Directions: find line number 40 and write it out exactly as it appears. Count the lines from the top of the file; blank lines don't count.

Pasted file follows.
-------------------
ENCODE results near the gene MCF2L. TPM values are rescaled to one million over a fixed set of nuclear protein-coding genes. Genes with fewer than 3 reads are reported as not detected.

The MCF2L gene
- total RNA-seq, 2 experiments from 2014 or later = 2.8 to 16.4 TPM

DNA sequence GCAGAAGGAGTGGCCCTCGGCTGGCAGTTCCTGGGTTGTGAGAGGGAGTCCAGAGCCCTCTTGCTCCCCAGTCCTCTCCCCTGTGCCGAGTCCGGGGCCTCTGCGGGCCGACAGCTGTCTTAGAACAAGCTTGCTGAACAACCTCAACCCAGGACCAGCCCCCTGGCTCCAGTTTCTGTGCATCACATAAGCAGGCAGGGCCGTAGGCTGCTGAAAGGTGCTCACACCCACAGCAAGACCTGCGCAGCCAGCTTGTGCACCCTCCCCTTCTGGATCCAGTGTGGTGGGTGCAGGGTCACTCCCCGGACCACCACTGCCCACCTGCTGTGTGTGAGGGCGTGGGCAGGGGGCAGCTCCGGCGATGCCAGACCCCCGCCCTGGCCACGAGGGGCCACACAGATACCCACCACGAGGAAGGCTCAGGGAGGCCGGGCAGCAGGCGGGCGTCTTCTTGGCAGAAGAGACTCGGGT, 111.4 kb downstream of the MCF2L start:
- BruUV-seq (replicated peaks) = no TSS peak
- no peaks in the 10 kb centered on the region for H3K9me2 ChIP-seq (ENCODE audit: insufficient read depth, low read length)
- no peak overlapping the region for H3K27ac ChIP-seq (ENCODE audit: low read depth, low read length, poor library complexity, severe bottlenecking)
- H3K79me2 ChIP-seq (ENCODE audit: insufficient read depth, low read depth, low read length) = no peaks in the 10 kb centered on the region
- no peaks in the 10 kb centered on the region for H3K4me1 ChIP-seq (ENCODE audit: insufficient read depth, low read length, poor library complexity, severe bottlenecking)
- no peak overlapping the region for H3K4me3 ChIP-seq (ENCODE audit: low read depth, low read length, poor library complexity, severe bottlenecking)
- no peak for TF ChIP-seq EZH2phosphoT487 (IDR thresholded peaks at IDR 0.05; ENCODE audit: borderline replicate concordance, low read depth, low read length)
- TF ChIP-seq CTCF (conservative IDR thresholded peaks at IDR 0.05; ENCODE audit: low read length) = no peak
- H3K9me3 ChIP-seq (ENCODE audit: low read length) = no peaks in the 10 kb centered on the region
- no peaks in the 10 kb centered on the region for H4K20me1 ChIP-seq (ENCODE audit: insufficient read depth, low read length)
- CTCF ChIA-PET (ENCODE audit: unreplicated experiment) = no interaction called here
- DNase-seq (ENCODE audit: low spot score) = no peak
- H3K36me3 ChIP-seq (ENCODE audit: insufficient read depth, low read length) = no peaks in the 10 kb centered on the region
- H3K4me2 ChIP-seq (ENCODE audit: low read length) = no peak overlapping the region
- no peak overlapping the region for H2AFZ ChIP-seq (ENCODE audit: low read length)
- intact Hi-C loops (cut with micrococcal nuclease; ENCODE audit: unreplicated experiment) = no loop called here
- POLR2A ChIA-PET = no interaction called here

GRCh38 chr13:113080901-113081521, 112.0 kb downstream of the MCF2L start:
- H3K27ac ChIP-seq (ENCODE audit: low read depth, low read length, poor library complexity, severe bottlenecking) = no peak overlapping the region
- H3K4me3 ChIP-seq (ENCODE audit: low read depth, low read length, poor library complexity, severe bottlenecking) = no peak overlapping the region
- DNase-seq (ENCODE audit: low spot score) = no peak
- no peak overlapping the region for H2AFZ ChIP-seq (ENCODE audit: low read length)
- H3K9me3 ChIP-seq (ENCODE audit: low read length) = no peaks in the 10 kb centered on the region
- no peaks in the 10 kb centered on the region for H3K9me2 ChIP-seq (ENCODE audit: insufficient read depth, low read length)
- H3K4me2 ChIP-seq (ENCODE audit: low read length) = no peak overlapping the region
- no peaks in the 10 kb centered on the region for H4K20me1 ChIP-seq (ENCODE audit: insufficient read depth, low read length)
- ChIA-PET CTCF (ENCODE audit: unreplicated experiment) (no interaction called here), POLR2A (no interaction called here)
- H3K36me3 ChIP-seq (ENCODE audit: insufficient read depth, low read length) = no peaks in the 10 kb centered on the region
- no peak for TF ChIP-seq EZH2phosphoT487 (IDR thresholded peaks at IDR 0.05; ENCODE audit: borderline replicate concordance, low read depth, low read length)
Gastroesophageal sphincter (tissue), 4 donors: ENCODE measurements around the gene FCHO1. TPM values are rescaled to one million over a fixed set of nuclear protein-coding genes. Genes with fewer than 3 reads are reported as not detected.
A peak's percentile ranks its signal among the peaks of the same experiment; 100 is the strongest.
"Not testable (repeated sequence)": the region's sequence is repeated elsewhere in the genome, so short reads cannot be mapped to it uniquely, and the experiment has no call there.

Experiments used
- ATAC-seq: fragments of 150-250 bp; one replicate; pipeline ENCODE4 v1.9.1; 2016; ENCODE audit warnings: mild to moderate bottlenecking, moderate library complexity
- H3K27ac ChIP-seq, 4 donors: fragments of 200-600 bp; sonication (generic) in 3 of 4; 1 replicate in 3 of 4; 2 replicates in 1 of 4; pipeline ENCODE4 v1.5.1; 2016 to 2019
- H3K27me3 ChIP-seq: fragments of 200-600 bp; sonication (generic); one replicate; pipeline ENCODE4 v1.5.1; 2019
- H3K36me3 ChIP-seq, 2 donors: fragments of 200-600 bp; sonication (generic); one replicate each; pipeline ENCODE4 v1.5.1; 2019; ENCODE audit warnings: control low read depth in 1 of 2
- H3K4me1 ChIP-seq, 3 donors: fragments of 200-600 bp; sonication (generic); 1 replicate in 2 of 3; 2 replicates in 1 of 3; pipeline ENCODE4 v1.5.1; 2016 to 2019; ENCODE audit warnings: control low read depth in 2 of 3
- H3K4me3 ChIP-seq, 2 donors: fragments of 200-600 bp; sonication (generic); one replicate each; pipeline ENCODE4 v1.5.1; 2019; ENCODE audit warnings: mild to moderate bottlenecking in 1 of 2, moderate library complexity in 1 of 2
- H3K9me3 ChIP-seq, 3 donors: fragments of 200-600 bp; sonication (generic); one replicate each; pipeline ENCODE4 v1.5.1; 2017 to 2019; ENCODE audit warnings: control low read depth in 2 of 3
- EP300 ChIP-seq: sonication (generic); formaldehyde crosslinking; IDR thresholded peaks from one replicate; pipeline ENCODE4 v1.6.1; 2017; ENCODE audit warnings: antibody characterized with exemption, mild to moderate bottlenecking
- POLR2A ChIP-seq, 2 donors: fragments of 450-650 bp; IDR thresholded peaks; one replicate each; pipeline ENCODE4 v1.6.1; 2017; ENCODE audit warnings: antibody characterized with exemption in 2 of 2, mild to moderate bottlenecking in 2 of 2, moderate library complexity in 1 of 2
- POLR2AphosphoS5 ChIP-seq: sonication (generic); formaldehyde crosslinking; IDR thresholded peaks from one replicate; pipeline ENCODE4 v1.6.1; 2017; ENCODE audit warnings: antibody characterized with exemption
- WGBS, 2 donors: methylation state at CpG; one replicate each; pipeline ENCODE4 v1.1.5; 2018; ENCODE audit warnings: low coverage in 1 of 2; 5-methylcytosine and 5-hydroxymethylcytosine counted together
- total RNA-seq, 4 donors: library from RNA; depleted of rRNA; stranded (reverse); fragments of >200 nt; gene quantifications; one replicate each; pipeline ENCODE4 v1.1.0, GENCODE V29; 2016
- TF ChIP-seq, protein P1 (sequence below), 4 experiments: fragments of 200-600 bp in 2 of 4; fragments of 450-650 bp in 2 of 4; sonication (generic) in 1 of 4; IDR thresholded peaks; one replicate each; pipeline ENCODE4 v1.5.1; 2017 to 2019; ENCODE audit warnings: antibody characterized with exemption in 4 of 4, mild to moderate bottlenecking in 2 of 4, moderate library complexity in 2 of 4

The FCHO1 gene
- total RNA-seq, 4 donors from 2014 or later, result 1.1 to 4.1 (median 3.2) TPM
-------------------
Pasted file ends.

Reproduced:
- H3K27me3 ChIP-seq: fragments of 200-600 bp; sonication (generic); one replicate; pipeline ENCODE4 v1.5.1; 2019